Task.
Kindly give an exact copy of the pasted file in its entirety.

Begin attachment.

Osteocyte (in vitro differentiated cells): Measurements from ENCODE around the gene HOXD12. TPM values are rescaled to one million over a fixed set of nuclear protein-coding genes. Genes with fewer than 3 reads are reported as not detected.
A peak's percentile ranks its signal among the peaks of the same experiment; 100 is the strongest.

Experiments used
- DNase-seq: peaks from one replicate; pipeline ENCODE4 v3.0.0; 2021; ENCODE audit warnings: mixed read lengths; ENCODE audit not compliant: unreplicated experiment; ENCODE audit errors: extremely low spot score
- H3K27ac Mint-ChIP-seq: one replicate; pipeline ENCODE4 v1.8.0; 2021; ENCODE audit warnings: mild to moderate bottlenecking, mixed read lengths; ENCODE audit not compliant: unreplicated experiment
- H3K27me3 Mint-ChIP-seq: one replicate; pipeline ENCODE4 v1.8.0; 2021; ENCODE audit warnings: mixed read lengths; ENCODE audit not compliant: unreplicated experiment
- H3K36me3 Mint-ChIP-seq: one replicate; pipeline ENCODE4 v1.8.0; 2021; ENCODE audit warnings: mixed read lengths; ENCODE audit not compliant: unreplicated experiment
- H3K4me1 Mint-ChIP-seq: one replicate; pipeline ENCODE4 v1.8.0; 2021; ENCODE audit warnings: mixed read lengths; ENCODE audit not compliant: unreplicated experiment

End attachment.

Osteocyte (in vitro differentiated cells): Measurements from ENCODE around the gene HOXD12. TPM values are rescaled to one million over a fixed set of nuclear protein-coding genes. Genes with fewer than 3 reads are reported as not detected.
A peak's percentile ranks its signal among the peaks of the same experiment; 100 is the strongest.

Experiments used
- DNase-seq: peaks from one replicate; pipeline ENCODE4 v3.0.0; 2021; ENCODE audit warnings: mixed read lengths; ENCODE audit not compliant: unreplicated experiment; ENCODE audit errors: extremely low spot score
- H3K27ac Mint-ChIP-seq: one replicate; pipeline ENCODE4 v1.8.0; 2021; ENCODE audit warnings: mild to moderate bottlenecking, mixed read lengths; ENCODE audit not compliant: unreplicated experiment
- H3K27me3 Mint-ChIP-seq: one replicate; pipeline ENCODE4 v1.8.0; 2021; ENCODE audit warnings: mixed read lengths; ENCODE audit not compliant: unreplicated experiment
- H3K36me3 Mint-ChIP-seq: one replicate; pipeline ENCODE4 v1.8.0; 2021; ENCODE audit warnings: mixed read lengths; ENCODE audit not compliant: unreplicated experiment
- H3K4me1 Mint-ChIP-seq: one replicate; pipeline ENCODE4 v1.8.0; 2021; ENCODE audit warnings: mixed read lengths; ENCODE audit not compliant: unreplicated experiment